West Wing 6×19: Ninety Miles Away

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[Writer: John Sacret Young | Director: Rod Holcomb | Aired: 3/16/2005]

“I’m gonna remember this…” – Leo

The rules of fictional writing (be it in television, film, or literature) dictate that there are two types of bad stories – those that fail in concept, and those which fail in execution. The West Wing, despite its many triumphs, has produced multiple episodes in both categories. The “fail in concept” basket includes “Slow News Day,” which is ineptly plotted but at least features some glimmers of character competence, while the latter category slots in “Constituency of One,” which starts with a promising series of storylines and then bungles every last one of them.

And then once in a while, we get an episode that fails in both concept and execution. An episode like “Ninety Miles Away.”

Here is an episode that misses so many marks that I find myself seriously pondering how it even made it past the conceptual stage at all, much less get produced and aired during Season Six’s rejuvenating second half. While episodes like “King Corn” and “Drought Conditions” showcase the series at its strongest, “Ninety Miles Away” drags it back to the lowest dregs of Season Five.

I believe that, if given the choice, I’d prefer “Access” over “Ninety Miles Away.” Boring and useless as the former episode may be, it at least fails be virtue of consolidation – the entire episode is set under the blanket of the Frontline-style documentary, and thus every aspect of it is discolored by virtue of context. “Ninety Miles Away,” on the other hand, features a standard episodic format and multiple ideas which fail, both individually and as a whole.

Let’s begin with the concept. Early in the episode, we learn that Bartlet and Leo have been engaging in secret talks with Fidel Castro. (Yes, that one.) As rumors resurface that Castro is on the verge of death, Bartlet wants to seize an opportunity to fix the Cuban immigrant crisis.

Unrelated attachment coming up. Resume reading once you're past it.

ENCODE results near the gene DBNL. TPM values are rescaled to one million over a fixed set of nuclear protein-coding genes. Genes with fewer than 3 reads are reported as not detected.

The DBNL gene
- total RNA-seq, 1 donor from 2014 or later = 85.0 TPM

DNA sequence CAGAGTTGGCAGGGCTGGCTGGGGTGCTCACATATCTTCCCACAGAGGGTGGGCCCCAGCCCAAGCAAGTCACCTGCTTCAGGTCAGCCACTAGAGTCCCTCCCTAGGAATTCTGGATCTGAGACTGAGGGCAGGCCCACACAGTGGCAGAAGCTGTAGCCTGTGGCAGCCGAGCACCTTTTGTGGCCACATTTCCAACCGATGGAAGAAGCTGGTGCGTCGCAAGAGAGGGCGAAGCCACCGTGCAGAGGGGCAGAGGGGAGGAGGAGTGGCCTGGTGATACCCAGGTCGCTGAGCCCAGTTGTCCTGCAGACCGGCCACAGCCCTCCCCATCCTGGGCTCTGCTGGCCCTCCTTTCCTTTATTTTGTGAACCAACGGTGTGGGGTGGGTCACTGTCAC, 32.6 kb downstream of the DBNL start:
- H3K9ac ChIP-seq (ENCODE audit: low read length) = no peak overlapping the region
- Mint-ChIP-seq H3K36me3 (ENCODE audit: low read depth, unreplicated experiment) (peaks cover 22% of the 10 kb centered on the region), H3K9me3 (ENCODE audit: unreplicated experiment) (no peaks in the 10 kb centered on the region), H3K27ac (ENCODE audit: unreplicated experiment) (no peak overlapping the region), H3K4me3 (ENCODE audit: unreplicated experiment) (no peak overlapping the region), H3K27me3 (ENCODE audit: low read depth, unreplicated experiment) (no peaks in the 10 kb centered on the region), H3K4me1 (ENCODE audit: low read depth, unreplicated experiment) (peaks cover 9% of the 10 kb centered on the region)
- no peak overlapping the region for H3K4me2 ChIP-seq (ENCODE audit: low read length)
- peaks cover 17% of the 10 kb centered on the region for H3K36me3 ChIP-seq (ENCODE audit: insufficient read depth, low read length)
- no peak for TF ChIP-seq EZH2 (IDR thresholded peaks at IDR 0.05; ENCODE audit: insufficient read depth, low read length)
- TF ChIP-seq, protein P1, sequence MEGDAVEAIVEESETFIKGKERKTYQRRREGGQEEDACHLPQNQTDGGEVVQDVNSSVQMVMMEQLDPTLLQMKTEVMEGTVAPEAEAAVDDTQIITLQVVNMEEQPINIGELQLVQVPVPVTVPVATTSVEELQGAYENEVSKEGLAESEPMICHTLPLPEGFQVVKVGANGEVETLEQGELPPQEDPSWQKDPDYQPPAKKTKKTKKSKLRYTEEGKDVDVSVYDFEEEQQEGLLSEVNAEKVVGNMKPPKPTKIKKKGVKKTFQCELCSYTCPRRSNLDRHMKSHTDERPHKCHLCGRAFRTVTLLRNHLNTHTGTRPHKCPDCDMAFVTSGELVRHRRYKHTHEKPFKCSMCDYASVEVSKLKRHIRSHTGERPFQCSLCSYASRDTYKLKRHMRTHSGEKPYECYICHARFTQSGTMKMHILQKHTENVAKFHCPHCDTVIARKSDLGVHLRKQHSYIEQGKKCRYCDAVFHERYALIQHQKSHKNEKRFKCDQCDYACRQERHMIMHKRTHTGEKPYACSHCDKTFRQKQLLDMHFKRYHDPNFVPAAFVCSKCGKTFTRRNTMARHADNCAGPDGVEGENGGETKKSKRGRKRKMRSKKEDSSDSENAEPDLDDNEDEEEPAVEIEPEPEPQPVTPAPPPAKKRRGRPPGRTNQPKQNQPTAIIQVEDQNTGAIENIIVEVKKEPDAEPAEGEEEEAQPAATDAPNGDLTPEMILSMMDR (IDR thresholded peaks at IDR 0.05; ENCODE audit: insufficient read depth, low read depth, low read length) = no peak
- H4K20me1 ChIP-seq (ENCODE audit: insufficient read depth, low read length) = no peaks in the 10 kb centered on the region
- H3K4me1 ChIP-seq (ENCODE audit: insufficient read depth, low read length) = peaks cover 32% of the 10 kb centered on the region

First question: Why is Fidel Castro in this episode? The West Wing has long succeeded by providing some separation from reality, allowing us to view politics through a slightly (and sometimes radically) distorted prism. Real-life politics are only incorporated in order to reflect real-life systems – the politicians themselves are show-exclusive. This allows us to connect to the stories on a more personal level than we would if the show centered on real politicians and events. Moreover, keeping things fictional compels the writers to craft characters with their own foibles, interests, and connections, rather than forcing the audience to rely on cable news for context.

So the moment when Leo steps into the Hemingway House and meets with the actual then-President of Cuba, all our perceptions about the West Wing’s world fly straight out the window. No longer are we watching a fictional TV series – the show has now morphed into a docudrama, drawing directly from real-life context. This is at once a betrayal of the series’ ethos and a bucket of ice-cold water in the face of the audience.

Moreover, “Ninety Miles Away” never once says anything interesting about the American/Cuban conflict. How could it? Even moreso than “The Birnam Wood,” the writers’ hands are tied by reality – Castro can’t play a major part in the episode, nor can he influence any ongoing storylines, nor (despite all the blather about it in the episode) can he die. The only insight the episode can give us is that “Castro is bad,” which is a shocking revelation to any viewer without eyes, ears, or a working prefrontal cortex.

But even if we can overlook this bizarre development, “Ninety Miles Away” still falls to pieces. Taken on its own merits, this is a dull, drab, unexciting episode. And much of that can be attributed to the characters it chooses to focus on.

Start with Leo. Back in the Sorkin days, Leo served an important thematic purpose to the series: he was the pragmatist, the voice of reason who kept Bartlet and the staffers from losing themselves in flights of political fancy. But once Wells stepped up, the entire series took on more pragmatic overtones, and Leo lost his most vital function. From this point, the series saw fit to instead use him for redundant character development (“An Khe”) or cheap melodrama (“The Birnam Wood”). Season Seven will try to give him a more substantive role (and we’ll discuss the pros and cons of it when we get there), but the first two Wells years struggled to hold him above water.

And nowhere is Leo’s anonymity more pronounced than in “Ninety Miles Away,” an episode that tells us even less about him than “An Khe” did. The story pretends to give him in a proactive role, but nothing about the plot (his secret meetings with Castro threaten to go public, and Bartlet addresses it) gives John Spencer anything to work with. Maybe if the episode gave the plot even a modicum of substance, it would provide a better vehicle for Leo, but the episode can’t even manage that.